Accordingly to Yang-Mills theories, after the introduction of a covariant derivative such that

$$D_\mu = \partial_\mu - igA_\mu, \tag1$$

you can built the kinetic term for the gauge potential $A_\mu$ as

$${\cal L}_A = -\frac{1}{2}tr\{F_{\mu \nu}F^{\mu \nu}\},\qquad F_{\mu \nu} = \frac{i}{g}[D_\mu, D_\nu]. \tag2$$

The action of the covariant derivative transforms under a local group tranformation $\Omega$ in the following way:

$$D_\mu\psi \rightarrow \Omega D_\mu\psi. \tag3$$

And the gauge field as

$$A_\mu \rightarrow \Omega A_\mu\Omega^\dagger + \frac{i}{g}\Omega\partial_\mu \Omega^\dagger . \tag4$$

Introducing Eq. (4) in Eq. (1) you get that under the group tranformations, the covariant derivate transforms as,

$$D_\mu \rightarrow \partial_\mu - ig\Omega A_\mu\Omega^\dagger + \Omega\partial_\mu\Omega^\dagger = \Omega D_\mu\Omega^\dagger + \partial_\mu . \tag5$$

Eq. (5) into definition of strength tensor in Eq. (2) gives

$$F_{\mu\nu} \rightarrow \Omega F_{\mu\nu}\Omega^\dagger + \frac{i}{g}(\partial_\mu(\Omega D_\nu\Omega^\dagger) - \partial_\nu(\Omega D_\mu\Omega^\dagger)) . \tag6$$

Taking $\Omega \simeq 1 - g\theta^iT^i$, with $\{T^i\}$ the set of generators of the group, $\theta^i \in \mathbb{R}$ and $f^{ijk}$ the structure constants:

$$F_{\mu\nu} \rightarrow \Omega F_{\mu\nu}\Omega^\dagger + \frac{i}{g}(\partial_\mu A_\nu^k - \partial_\nu A_\mu^k)T^k + ig^2f^{ajk}T^k[\partial_\mu(\theta^jA_\nu^a) - \partial_\nu(\theta^jA_\mu^a)] . \tag7$$

In Particle Physics books, it is said that $$F_{\mu\nu} \rightarrow \Omega F_{\mu\nu}\Omega^\dagger \tag{8},$$ but I don't get that in my calculus (Eq. (7)). What am I doing wrong? This result is important because if $F_{\mu\nu}$ doesn't transforms as books say, the kinetic term in Eq. (2) isn't gauge invariant.

  • 2
    $\begingroup$ Your equation (5) looks incredibly strange -- for example, for a trivial gauge transformation it says $D_\mu \to D_\mu + \partial_\mu$. $\endgroup$
    – knzhou
    Commented Jan 26, 2019 at 16:59
  • $\begingroup$ Notice that by the very definition of covariant derivative, the second equality in the following transformaton law: $$D_\mu(A)\Psi \longrightarrow D_\mu(A^{\Omega}) \Omega \Psi = \Omega D^\mu (A) \Psi$$ holds. Your Eq. (5) is indeed wrong. $\endgroup$
    – pppqqq
    Commented Jan 26, 2019 at 17:05
  • $\begingroup$ @pppqqq I don't understand what you mean. What you've written is the definition of covariant derivative that gives the gauge field transformation law, but how does it prove that my Eq. (5) is wrong? $\endgroup$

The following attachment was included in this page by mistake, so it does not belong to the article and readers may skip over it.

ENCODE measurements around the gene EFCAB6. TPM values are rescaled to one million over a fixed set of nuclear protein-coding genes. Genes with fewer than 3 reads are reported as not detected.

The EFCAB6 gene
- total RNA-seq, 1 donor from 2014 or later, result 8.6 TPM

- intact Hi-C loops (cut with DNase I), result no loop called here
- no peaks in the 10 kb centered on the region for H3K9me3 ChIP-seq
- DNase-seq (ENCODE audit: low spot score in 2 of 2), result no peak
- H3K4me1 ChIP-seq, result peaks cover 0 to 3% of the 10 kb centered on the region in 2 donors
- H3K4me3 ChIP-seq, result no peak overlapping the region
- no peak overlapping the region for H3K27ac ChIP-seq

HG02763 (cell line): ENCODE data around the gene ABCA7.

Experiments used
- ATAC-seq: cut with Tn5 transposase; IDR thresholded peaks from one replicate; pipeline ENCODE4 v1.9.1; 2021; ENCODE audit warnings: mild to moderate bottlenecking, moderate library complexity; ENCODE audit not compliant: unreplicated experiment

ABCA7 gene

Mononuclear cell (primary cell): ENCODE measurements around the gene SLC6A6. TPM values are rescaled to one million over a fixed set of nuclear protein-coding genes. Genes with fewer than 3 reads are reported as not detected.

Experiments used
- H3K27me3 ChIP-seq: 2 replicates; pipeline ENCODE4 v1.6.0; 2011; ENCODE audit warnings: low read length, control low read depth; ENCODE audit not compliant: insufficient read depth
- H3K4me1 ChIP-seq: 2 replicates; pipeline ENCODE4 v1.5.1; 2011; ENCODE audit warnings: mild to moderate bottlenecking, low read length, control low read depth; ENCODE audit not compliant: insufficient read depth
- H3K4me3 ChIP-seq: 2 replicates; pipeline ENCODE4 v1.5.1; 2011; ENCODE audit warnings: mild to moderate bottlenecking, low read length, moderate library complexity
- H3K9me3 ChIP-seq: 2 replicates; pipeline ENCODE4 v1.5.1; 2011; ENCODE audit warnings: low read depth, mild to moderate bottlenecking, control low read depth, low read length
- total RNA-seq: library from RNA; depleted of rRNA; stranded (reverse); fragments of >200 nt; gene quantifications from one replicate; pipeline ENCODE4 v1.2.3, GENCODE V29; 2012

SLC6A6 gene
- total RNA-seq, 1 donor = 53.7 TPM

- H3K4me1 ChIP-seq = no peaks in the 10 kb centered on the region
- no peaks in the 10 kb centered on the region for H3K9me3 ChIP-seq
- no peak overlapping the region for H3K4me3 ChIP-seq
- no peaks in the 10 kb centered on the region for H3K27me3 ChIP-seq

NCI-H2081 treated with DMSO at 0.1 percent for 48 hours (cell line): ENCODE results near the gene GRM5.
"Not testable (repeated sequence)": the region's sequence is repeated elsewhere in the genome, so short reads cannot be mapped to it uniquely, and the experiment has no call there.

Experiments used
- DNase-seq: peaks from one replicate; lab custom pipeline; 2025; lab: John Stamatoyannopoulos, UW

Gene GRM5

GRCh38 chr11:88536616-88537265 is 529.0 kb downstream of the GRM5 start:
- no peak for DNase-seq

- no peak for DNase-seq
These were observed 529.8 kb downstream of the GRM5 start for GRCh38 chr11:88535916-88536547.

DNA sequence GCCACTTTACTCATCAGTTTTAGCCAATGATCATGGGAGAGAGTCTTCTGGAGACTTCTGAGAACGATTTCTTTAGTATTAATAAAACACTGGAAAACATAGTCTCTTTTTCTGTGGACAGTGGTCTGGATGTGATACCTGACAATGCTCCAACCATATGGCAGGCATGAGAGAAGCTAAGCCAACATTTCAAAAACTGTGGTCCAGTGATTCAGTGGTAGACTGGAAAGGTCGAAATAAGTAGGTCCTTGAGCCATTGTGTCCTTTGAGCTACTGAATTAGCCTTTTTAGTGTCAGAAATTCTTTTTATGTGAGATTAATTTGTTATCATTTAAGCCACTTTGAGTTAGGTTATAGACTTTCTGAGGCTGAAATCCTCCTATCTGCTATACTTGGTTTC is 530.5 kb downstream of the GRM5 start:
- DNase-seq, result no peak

– Vicky
    Commented Jan 26, 2019 at 17:08
  • $\begingroup$ Actually you get the gauge field transformation law writting $D_\mu(A^\Omega) \Omega\psi = \Omega D_\mu\psi$ with $D_\mu(A^\Omega) = \partial_\mu - igA_\mu^\Omega$, so once you know $A_\mu^\Omega$ (Eq. (4)) you know the transformation law for covariant derivative, Eq(5) $\endgroup$
    – Vicky
    Commented Jan 26, 2019 at 17:13
  • 1
    $\begingroup$ The issue is that you're freely changing what the derivative acts on. Sometimes, you take $\partial_\mu$ to only act on the right immediately to its right. Other times you take it to act on everything to the right. To get (5) you swapped the meaning, and in your previous comment you swapped them right back. $\endgroup$
    – knzhou
    Commented Jan 26, 2019 at 18:20

2 Answers 2


Hint: OP's discrepancy seems spurred by inconsistent treatment of the derivative symbols, i.e. how far do the derivatives act to the right?/how many objects do the derivatives act on? See this Phys.SE post for a similar issue. E.g. OP's eq. (5) is right or wrong depending on the precise meaning of the derivatives therein.


Ok, I think I found the answer. Eq. (5) has to be written as:

$$D_\mu \rightarrow \partial_\mu + \Omega(\partial_\mu \Omega^\dagger) - ig\Omega A_\mu\Omega^\dagger \tag{A}$$

As you can deduce from Eq. (4) that is a consequence of imposing $D_\mu\psi \rightarrow \Omega D_\mu\psi$. Nevertheless, you can re-write Eq. (A) as:

$$D_\mu \rightarrow (\Omega\partial_\mu)\Omega^\dagger - ig\Omega A_\mu\Omega^\dagger = \Omega D_\mu\Omega^\dagger \tag{B}$$

After considering,

$$(\Omega\partial_\mu)\Omega^\dagger = \Omega(\partial_\mu \Omega^\dagger) + \Omega\Omega^\dagger\partial_\mu = \Omega(\partial_\mu \Omega^\dagger) + \partial_\mu \tag{C}$$

So with this, everything makes sense and the strength tensor is perfectly gauge-covariant, keeping in mind Eqs. (B)-(C) when interpreting OP's Eq. (8).

  • $\begingroup$ You should mark this as the accepted answer even though you solved it yourself. $\endgroup$
    – Natanael
    Commented Jan 28, 2019 at 10:00
  • $\begingroup$ @Natanael There is a mandatory time you have to wait between self-answering and acceptance $\endgroup$
    – Vicky
    Commented Jan 28, 2019 at 11:03

Your Answer

By clicking “Post Your Answer”, you agree to our terms of service and acknowledge you have read our privacy policy.

Not the answer you're looking for? Browse other questions tagged or ask your own question.